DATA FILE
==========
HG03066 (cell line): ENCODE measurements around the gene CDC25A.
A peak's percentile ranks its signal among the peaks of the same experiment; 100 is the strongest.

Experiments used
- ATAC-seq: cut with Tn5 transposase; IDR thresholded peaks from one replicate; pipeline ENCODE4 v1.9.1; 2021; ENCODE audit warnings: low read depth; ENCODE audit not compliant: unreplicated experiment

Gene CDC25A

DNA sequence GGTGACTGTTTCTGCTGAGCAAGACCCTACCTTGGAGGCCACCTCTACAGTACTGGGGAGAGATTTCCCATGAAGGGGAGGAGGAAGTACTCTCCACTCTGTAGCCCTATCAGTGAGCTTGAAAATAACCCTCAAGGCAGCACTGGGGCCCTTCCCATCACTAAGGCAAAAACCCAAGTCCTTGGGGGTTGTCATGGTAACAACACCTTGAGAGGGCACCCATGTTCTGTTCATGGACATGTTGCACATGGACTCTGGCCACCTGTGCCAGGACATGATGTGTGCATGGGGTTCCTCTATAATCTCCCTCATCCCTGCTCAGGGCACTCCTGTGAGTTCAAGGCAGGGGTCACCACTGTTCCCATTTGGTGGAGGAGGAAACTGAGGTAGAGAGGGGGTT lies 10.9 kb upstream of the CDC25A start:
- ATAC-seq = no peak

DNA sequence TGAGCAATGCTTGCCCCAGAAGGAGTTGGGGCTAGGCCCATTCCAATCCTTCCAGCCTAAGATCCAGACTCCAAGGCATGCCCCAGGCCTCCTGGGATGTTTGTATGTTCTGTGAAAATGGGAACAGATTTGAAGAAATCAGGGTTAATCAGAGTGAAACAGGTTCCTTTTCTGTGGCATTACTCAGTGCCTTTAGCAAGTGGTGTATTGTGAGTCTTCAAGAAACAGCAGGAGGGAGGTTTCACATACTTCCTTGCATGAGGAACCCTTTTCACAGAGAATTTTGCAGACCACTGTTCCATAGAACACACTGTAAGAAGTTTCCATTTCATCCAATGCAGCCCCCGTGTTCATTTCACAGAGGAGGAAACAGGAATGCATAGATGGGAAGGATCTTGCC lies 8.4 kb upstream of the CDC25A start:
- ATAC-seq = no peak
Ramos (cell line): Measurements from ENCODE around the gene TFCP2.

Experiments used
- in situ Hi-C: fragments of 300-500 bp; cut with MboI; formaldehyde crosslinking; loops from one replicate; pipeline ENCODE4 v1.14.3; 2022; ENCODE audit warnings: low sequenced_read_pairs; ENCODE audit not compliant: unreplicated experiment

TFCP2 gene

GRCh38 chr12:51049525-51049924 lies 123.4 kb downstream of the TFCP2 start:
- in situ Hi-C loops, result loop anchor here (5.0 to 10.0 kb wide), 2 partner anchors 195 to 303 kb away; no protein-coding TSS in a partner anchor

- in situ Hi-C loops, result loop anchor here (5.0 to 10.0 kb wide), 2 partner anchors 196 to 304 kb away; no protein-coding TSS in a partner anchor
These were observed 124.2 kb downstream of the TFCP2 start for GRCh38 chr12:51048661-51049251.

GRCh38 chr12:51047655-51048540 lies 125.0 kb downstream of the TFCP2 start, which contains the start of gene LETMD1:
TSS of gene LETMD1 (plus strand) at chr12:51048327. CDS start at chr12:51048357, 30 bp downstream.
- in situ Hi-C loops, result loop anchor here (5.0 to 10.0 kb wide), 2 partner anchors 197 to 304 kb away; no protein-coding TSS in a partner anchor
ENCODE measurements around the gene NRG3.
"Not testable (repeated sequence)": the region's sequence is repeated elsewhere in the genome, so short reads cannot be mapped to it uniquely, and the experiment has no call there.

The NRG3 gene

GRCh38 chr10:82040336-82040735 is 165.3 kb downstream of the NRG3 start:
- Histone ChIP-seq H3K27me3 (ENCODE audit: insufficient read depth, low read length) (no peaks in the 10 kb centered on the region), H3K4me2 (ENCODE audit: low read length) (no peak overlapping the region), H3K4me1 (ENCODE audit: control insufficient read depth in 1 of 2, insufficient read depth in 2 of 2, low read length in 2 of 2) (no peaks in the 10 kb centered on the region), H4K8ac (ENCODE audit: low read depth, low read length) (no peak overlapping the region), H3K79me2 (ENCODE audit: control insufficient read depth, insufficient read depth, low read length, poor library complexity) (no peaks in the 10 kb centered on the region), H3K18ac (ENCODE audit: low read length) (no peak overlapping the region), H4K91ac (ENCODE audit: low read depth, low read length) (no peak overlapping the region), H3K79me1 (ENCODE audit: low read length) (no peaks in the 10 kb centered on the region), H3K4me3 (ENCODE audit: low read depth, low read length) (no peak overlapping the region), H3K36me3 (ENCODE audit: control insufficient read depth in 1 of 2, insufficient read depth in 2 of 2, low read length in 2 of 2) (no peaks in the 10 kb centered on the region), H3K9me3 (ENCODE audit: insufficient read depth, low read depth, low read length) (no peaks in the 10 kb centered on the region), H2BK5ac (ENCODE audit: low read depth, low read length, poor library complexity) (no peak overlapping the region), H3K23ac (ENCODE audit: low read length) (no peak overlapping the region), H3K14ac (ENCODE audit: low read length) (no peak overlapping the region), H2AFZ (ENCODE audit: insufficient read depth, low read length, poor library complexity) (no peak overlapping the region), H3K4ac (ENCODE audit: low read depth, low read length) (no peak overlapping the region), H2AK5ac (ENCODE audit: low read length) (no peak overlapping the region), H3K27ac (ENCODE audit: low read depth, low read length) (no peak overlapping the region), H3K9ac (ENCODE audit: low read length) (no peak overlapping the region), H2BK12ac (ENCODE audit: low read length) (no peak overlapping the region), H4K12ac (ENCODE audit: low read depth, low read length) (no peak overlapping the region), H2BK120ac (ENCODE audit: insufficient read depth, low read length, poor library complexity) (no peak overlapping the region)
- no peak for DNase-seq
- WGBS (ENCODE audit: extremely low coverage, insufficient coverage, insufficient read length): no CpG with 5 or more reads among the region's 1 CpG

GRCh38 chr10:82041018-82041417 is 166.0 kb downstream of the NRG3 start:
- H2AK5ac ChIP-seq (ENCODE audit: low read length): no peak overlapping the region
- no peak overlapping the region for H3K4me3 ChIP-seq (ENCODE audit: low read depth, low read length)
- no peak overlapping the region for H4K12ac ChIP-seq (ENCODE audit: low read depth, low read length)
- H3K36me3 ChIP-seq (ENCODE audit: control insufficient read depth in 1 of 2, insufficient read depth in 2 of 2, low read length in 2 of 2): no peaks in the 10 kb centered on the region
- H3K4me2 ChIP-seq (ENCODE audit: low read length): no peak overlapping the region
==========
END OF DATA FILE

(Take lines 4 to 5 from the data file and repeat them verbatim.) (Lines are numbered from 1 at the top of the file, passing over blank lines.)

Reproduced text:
- ATAC-seq: cut with Tn5 transposase; IDR thresholded peaks from one replicate; pipeline ENCODE4 v1.9.1; 2021; ENCODE audit warnings: low read depth; ENCODE audit not compliant: unreplicated experiment

Gene CDC25A